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Herald publisher in partial paywall plan

A leading Scottish publisher has announced it is to introduce a partial paywall for online content later this year.

The Glasgow-based Herald and Times group, whose titles include The Herald, Evening Times and Sunday Herald, is to move to a subscription-based online strategy, bosses have revealed.

The initiative by the Newsquest-owned publisher is potentially the most signifcant move toward online paywalls in the regional press since the short-lived experiment by Edinburgh-based rivals Johnston Press 18 months ago.

It was revealed in an announcement on the HeraldScotland website and also in an interview by managing director Tim Blott and digital director Mark Smith on Glasgow-based media website The Drum.

In the interview, Tim ruled out the introduction of a blanket paywall along the lines of that introduced by The Times.

He said that readers will be able to access rolling news, sport and commercial content but would have to subscribe for some other online content.

“For UK-wide publications who are dealing with content which is very similar to what appears elsewhere, then I can understand where they are struggling to find how they could sell that content, when it’s appearing in a number of other publications, or the BBC or elsewhere,” Tim told The Drum.

“What we’re talking about is content that is specifically Scottish and is sufficiently distinct so that people will say ‘I cannot get that content from any other publication or any other news organisation.”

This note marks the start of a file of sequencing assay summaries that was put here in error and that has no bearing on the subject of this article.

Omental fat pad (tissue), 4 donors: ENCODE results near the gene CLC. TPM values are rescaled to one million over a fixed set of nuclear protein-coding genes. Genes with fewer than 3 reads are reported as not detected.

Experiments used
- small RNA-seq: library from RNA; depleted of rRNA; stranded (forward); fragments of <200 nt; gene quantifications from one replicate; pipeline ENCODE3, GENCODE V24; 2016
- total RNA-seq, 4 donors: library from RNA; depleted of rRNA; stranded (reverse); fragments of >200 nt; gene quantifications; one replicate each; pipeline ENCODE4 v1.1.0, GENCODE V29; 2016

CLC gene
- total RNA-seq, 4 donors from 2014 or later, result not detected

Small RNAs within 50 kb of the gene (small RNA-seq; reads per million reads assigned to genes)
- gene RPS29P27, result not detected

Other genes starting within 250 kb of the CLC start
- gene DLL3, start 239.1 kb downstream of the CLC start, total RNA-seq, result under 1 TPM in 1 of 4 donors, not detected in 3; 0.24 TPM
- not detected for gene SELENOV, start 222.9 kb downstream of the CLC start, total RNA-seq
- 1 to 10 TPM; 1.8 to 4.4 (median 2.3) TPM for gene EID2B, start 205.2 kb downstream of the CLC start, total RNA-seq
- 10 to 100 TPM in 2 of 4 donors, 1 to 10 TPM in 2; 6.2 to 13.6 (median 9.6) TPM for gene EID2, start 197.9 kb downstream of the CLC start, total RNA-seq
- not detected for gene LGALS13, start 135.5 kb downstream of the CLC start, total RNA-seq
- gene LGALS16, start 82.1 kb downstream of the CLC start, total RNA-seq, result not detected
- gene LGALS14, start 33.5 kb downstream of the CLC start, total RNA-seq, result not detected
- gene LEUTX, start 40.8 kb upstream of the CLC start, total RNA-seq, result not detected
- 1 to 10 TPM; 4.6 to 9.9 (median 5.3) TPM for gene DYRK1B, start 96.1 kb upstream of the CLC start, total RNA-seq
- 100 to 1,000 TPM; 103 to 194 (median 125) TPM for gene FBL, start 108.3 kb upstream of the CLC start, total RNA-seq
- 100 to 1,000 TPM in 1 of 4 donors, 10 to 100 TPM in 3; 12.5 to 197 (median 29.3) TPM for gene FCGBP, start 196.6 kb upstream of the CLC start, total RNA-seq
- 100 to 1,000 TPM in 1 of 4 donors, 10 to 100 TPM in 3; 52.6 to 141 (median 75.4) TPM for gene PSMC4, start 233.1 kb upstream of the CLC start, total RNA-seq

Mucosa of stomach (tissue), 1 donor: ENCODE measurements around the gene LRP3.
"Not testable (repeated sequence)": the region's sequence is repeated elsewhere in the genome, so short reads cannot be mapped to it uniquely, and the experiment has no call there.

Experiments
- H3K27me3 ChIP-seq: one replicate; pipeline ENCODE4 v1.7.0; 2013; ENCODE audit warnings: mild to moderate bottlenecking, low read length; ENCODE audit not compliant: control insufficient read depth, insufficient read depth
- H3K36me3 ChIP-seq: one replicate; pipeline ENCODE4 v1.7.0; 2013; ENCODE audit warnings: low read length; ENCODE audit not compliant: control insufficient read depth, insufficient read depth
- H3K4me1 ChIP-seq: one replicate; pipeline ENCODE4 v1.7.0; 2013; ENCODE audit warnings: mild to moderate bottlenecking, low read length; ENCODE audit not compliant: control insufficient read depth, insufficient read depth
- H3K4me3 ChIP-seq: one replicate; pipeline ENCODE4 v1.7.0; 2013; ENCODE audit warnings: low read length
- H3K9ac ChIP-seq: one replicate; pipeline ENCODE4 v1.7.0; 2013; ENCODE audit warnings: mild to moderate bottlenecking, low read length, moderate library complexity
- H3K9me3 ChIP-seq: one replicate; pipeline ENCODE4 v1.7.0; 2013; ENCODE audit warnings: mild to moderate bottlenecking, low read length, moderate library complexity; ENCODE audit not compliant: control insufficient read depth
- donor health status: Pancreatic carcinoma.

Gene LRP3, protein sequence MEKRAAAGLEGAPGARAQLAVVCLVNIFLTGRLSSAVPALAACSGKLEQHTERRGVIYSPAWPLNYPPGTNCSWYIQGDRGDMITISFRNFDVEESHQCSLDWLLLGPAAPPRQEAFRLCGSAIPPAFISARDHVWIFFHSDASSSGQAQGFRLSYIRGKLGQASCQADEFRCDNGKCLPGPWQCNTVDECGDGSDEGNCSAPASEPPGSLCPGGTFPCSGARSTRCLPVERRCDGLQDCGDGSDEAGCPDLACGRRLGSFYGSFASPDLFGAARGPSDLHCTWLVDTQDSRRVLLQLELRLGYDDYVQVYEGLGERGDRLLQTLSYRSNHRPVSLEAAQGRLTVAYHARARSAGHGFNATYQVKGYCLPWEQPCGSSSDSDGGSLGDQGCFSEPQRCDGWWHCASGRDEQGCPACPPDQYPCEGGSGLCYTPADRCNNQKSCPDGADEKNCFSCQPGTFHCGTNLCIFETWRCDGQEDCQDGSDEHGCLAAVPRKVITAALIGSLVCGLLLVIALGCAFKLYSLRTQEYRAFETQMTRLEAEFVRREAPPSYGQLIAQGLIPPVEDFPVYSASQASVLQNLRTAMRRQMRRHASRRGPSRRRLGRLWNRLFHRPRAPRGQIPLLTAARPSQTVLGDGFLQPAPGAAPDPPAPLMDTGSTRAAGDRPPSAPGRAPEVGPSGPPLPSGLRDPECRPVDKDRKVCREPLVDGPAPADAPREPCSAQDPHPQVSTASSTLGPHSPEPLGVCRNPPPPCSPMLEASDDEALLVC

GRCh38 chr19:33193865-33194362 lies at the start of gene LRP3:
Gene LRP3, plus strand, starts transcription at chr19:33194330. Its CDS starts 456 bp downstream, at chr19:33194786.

He added: “It’s a question of improving the online proposition to a level where we felt we could charge for it. We’ve got to a position where we believe where we can introduce registration, which is starting to catch up.

“Now we can start to look at content and get more involved in that content, which is where we are now. By the end of the year we believe that we will have a sufficiently engaged audience who will then be prepared to start paying.”

Mark said the HeraldScotland platform plans to focus on drawing a ‘quality audience’ in order to offer more to its advertisers rather than counting unique users.

“The value of someone in Peru visiting HeraldScotland once and never coming back is zero. The industry has generally been kidding themselves when it talks about ‘monthly uniques’ and the vast majority of those ‘uniques’ are not engaging with their brand,” he said.

“They are just happening to find an article through Google by chance and never coming back. We are recognising that and focusing primarily on real numbers.

“Our key metric is not monthly uniques, it’s repeat visitors.”

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  • August 25, 2011 at 1:42 pm

    Have these gentlemen read the content of the Evening Times?

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